False! Our firm recently prepared and released the second in a series of landmark reports outlining the scope of giving to Israel focused non-profits between 2006 and 2009. Among the observations we noted was that Israeli organizations are no longer seen in the same ways that they once were, reflecting that Israel is not an experiment but an important country on the international scene. Jewish federations and other traditional organizations associated with the Jewish nonprofit world are required to take new approaches to securing support and they are also changing their approaches, especially as Millenials (adults under 35 years of age) are coming onto the charitable scene.
Jewish donors give more generously than those of other faiths.
Generally speaking this can be true, based on various reports. Jews number only about 2% of the overall US population. Therefore, the comparative giving number is not measurable to other religions. But per-capita, Jews seem to give as much if not more than those with other religious leanings. According to The Chronicle of Philanthropy, 19 of the top 53 donors in America are Jewish, including five of the top six donors in America (George Soros, Michael Bloomberg, Irwin and Joan Jacobs, Eli and Edythe Broad and Leonard Blavatnik). We should point out that this does not necessarily mean they support only Jewish causes. The Bible mandates tithing, whereby at least ten percent of one’s income goes for charity. Most American Jews seem to have abandoned that concept today. Mormons, on the other hand, generally give significantly to the Church of Latter Day Saints (LDS) as well as other causes they hold dear. As a result, Utah, with a large Mormon population, ranks as the most generous state today in terms of per capita giving.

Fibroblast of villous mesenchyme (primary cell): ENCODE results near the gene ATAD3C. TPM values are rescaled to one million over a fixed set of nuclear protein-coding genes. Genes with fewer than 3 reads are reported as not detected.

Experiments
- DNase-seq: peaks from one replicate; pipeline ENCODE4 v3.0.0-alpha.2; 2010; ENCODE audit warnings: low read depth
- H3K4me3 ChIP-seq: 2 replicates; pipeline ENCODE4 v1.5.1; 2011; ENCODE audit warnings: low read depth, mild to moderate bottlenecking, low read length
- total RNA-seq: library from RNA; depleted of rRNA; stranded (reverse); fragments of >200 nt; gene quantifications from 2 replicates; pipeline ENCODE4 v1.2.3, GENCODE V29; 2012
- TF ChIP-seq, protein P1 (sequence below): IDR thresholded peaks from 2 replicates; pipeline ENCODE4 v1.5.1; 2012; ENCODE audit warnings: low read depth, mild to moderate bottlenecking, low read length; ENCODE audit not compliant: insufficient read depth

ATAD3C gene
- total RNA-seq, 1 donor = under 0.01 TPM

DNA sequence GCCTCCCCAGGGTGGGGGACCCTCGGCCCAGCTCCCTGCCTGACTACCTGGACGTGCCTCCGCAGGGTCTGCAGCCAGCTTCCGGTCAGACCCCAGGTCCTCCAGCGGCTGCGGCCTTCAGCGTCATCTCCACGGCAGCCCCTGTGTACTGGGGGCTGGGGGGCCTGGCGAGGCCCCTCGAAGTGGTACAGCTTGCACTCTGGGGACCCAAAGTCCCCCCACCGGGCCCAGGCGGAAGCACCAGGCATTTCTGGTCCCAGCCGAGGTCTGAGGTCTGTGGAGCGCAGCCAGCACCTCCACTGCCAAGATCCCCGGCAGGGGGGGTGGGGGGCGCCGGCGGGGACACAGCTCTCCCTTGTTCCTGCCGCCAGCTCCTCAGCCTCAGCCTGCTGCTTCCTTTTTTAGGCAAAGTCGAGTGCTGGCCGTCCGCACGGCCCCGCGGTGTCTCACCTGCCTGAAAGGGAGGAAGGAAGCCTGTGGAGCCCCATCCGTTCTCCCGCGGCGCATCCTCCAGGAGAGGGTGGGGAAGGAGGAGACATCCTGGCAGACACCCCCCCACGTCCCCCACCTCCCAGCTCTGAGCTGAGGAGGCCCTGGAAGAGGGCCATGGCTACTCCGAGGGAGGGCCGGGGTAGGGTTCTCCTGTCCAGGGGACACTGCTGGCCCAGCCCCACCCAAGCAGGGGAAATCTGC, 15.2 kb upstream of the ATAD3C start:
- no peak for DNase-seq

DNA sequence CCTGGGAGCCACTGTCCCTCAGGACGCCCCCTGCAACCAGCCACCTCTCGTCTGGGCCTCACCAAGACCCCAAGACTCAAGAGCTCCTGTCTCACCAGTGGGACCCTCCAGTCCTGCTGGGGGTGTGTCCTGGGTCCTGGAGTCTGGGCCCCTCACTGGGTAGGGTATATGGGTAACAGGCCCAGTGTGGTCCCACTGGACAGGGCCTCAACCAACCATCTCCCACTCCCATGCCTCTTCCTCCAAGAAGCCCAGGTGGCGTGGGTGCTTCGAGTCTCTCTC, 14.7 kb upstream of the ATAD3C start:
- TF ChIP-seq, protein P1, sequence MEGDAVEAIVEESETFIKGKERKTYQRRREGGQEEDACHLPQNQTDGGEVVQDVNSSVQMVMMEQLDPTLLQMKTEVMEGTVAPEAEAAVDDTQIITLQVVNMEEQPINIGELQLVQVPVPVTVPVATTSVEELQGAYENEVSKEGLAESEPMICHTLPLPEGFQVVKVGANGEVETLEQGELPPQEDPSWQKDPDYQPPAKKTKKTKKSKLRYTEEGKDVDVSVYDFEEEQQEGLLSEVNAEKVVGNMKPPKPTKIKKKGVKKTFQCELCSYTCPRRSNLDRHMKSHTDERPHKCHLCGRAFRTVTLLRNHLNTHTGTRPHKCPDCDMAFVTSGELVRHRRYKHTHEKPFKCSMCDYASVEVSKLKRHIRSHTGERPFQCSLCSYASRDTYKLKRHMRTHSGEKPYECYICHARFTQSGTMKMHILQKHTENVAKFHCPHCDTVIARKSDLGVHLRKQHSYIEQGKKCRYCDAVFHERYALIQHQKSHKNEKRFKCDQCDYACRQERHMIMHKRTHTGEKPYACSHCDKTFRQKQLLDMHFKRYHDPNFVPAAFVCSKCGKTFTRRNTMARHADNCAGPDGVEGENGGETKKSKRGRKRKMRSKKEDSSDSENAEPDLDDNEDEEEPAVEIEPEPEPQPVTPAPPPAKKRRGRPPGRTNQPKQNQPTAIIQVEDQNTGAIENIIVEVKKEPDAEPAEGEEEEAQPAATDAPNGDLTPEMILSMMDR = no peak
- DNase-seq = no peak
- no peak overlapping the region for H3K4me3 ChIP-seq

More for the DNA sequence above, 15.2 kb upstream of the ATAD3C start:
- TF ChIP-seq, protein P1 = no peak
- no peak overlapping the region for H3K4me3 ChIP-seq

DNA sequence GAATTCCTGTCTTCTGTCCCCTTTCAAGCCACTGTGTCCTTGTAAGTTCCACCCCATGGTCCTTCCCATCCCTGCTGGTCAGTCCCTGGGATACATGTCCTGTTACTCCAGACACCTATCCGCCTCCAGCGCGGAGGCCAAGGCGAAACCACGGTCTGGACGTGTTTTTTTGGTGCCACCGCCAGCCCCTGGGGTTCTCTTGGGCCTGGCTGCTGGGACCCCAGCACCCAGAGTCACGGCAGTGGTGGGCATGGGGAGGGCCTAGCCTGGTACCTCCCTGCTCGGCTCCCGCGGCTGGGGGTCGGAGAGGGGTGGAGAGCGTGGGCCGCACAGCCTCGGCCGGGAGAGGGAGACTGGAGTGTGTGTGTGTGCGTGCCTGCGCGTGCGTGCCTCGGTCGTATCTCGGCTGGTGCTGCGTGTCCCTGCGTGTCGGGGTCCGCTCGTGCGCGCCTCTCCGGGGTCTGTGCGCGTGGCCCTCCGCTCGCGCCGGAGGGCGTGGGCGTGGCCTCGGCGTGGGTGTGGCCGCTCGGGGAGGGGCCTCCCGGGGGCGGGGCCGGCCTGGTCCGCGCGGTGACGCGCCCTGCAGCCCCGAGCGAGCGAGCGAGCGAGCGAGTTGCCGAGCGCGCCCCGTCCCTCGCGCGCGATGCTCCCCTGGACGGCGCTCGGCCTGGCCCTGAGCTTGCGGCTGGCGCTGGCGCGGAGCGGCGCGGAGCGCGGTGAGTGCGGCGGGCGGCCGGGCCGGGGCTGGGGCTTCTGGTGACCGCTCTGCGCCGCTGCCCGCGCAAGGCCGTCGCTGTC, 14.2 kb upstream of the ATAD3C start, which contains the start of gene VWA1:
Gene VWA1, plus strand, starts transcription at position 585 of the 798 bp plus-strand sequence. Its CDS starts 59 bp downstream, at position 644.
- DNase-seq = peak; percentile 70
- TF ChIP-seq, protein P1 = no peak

Nonprofit organizations have very practical initiatives but benefit from important societal values and laws that allow them to operate with fewer tax restraints than for-profit organizations. But not all nonprofits are the same. While most are honest and law abiding, there are some which try to disguise themselves as legitimate to gain entry into the system. As a result of important oversight by various governmental agencies, many have lost their nonprofit status. (We wrote about this in June 2011 on eJewish Philanthropy: “IRS Targets 1534 Jewish Nonprofits.”) Most of the disallowed NPOs were very small and failed to report their finances properly … and a few did violate the trusts to donors about the work they provided or the services they performed.